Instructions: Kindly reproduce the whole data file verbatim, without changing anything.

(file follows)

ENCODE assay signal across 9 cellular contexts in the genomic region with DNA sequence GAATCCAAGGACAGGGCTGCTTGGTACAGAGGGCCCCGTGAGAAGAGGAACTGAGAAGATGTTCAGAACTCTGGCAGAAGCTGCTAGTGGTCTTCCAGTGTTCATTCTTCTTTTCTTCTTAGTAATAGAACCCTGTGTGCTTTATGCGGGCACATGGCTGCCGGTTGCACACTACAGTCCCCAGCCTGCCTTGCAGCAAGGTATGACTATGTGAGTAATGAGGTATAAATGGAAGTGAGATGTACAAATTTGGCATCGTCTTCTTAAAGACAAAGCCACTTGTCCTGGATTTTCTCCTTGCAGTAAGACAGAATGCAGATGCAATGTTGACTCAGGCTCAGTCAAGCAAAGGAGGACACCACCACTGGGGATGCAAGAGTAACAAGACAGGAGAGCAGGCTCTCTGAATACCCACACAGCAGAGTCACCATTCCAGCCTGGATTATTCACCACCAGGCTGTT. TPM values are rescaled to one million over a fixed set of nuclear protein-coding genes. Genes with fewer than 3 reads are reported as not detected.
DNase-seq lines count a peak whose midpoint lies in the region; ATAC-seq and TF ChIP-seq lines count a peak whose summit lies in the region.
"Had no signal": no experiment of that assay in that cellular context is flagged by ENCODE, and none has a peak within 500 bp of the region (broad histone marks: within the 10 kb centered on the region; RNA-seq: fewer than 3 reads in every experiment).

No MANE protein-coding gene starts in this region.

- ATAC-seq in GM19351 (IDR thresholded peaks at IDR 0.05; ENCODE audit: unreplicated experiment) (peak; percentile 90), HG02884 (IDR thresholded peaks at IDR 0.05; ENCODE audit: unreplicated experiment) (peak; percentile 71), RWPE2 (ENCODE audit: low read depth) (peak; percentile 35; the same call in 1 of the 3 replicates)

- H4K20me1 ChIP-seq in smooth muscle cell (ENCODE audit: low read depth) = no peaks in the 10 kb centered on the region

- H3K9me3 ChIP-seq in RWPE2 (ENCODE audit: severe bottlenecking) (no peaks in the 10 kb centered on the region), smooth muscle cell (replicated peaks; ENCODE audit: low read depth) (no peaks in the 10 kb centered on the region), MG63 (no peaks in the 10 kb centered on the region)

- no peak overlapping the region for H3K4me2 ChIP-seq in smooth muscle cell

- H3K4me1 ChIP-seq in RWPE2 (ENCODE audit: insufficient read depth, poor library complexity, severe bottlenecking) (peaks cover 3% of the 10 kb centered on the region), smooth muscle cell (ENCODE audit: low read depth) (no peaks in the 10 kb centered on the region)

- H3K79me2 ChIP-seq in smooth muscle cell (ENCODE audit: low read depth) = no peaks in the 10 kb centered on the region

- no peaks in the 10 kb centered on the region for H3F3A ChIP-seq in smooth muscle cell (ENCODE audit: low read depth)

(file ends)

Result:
ENCODE assay signal across 9 cellular contexts in the genomic region with DNA sequence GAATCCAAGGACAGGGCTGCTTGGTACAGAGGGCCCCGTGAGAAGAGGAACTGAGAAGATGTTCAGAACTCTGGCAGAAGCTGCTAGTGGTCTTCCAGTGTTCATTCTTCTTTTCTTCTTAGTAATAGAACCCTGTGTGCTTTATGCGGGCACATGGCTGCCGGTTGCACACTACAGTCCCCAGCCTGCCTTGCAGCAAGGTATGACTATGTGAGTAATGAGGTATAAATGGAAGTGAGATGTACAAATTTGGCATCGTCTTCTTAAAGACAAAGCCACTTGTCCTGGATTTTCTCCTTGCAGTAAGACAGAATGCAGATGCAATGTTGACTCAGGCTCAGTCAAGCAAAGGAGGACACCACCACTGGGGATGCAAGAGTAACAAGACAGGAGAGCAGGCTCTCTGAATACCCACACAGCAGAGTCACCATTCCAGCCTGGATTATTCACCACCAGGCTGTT. TPM values are rescaled to one million over a fixed set of nuclear protein-coding genes. Genes with fewer than 3 reads are reported as not detected.
DNase-seq lines count a peak whose midpoint lies in the region; ATAC-seq and TF ChIP-seq lines count a peak whose summit lies in the region.
"Had no signal": no experiment of that assay in that cellular context is flagged by ENCODE, and none has a peak within 500 bp of the region (broad histone marks: within the 10 kb centered on the region; RNA-seq: fewer than 3 reads in every experiment).

No MANE protein-coding gene starts in this region.

- ATAC-seq in GM19351 (IDR thresholded peaks at IDR 0.05; ENCODE audit: unreplicated experiment) (peak; percentile 90), HG02884 (IDR thresholded peaks at IDR 0.05; ENCODE audit: unreplicated experiment) (peak; percentile 71), RWPE2 (ENCODE audit: low read depth) (peak; percentile 35; the same call in 1 of the 3 replicates)

- H4K20me1 ChIP-seq in smooth muscle cell (ENCODE audit: low read depth) = no peaks in the 10 kb centered on the region

- H3K9me3 ChIP-seq in RWPE2 (ENCODE audit: severe bottlenecking) (no peaks in the 10 kb centered on the region), smooth muscle cell (replicated peaks; ENCODE audit: low read depth) (no peaks in the 10 kb centered on the region), MG63 (no peaks in the 10 kb centered on the region)

- no peak overlapping the region for H3K4me2 ChIP-seq in smooth muscle cell

- H3K4me1 ChIP-seq in RWPE2 (ENCODE audit: insufficient read depth, poor library complexity, severe bottlenecking) (peaks cover 3% of the 10 kb centered on the region), smooth muscle cell (ENCODE audit: low read depth) (no peaks in the 10 kb centered on the region)

- H3K79me2 ChIP-seq in smooth muscle cell (ENCODE audit: low read depth) = no peaks in the 10 kb centered on the region

- no peaks in the 10 kb centered on the region for H3F3A ChIP-seq in smooth muscle cell (ENCODE audit: low read depth)